Now, after months of uncertainty, the Times reports that the Governor “has offered developers and union officials a wage subsidy for construction workers in the hopes of reviving [421-a].” His proposal was sent out as a single-page memo to residential developers on Tuesday night, presumably unbeknownst to de Blasio. Though it doesn’t require union work force or prevailing wages, it does set a $65/hour minimum for projects south of 96th Street in Manhattan with 300 or more units and a $50/hour minimum for those of the same size along the Brooklyn and Queens waterfronts, $15 of which will be paid for by the state. These projects will be required to set aside 25 to 30 percent of units as below-market rate rentals.
On Monday, as 6sqft reported, Governor Cuomo unveiled the MTA’s “plans to build 1,025 new subway cars, and to modernize 31 of the city’s more than 400 stations.” Most of the new fleet will be of the open-gangway format, and they’ll boast wider doors, Wi-fi, USB ports, better lighting, cell service, security cameras, full color digital information displays, and a new blue and gold color palette that represents New York’s state colors.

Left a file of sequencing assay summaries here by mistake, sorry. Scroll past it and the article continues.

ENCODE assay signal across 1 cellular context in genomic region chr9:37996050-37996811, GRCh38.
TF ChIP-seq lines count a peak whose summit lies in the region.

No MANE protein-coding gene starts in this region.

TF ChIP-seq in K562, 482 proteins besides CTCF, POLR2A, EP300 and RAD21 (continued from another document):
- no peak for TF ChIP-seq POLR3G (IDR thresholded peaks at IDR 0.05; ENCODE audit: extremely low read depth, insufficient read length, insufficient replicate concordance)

Since the upgrades are part of the $27 billion capital plan that was approved in May, some critics are questioning whether the changes are more cosmetic and brag-worthy, rather than functional. But the city explains that the design of the new cars will help alleviate overcrowding, thereby reducing delays. What do you think–can the MTA do better?